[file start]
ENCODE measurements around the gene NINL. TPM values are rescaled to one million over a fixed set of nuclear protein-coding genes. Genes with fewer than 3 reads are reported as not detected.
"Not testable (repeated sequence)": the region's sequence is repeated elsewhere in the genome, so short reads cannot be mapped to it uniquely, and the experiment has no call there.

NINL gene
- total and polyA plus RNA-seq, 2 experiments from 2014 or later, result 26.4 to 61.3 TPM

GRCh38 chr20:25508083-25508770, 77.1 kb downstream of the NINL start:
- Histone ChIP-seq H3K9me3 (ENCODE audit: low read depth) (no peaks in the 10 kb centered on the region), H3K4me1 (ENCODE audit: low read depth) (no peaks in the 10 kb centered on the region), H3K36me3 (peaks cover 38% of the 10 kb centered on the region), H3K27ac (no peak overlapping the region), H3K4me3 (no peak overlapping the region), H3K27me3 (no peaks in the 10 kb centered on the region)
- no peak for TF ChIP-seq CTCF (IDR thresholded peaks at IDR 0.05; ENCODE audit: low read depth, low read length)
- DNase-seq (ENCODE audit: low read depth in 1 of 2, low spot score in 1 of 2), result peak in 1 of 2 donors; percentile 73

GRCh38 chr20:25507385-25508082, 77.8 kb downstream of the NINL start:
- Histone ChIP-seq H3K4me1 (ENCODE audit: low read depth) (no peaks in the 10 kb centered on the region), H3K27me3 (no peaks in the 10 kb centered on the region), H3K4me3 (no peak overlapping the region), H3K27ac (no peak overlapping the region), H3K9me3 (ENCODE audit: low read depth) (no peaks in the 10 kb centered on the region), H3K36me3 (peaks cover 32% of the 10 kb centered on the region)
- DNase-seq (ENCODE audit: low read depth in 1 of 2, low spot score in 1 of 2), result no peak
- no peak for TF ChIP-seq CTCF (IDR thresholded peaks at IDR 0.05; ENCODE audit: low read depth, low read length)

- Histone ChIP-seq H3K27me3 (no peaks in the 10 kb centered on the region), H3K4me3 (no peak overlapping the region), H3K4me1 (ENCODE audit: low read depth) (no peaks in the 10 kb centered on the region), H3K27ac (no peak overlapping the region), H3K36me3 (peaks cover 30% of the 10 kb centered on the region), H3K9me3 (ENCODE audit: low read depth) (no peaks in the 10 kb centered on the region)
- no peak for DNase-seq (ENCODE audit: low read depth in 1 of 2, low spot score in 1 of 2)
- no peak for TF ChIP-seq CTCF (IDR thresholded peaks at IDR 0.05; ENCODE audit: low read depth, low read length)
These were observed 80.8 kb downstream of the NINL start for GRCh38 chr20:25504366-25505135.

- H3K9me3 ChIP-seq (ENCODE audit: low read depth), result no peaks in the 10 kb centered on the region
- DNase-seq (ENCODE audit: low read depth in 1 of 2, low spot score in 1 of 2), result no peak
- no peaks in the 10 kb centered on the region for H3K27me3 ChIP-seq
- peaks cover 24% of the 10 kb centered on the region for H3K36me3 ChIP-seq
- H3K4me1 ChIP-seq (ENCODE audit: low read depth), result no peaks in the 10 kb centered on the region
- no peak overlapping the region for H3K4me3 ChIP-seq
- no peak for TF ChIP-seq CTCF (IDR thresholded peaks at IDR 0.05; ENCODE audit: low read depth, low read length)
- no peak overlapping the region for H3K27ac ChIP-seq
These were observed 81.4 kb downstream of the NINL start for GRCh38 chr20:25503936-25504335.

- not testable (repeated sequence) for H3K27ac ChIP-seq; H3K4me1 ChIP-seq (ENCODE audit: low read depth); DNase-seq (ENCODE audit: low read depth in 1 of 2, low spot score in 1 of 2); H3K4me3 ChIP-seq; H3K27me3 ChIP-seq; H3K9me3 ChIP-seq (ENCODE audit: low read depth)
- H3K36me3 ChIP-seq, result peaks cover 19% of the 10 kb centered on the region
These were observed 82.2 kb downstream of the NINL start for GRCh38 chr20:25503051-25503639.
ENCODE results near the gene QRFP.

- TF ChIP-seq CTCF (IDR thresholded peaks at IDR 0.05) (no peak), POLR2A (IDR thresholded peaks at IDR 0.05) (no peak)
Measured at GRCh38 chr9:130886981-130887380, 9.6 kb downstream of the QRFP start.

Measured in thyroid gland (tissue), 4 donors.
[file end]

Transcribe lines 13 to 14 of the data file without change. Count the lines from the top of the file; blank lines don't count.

- Histone ChIP-seq H3K27me3 (no peaks in the 10 kb centered on the region), H3K4me3 (no peak overlapping the region), H3K4me1 (ENCODE audit: low read depth) (no peaks in the 10 kb centered on the region), H3K27ac (no peak overlapping the region), H3K36me3 (peaks cover 30% of the 10 kb centered on the region), H3K9me3 (ENCODE audit: low read depth) (no peaks in the 10 kb centered on the region)
- no peak for DNase-seq (ENCODE audit: low read depth in 1 of 2, low spot score in 1 of 2)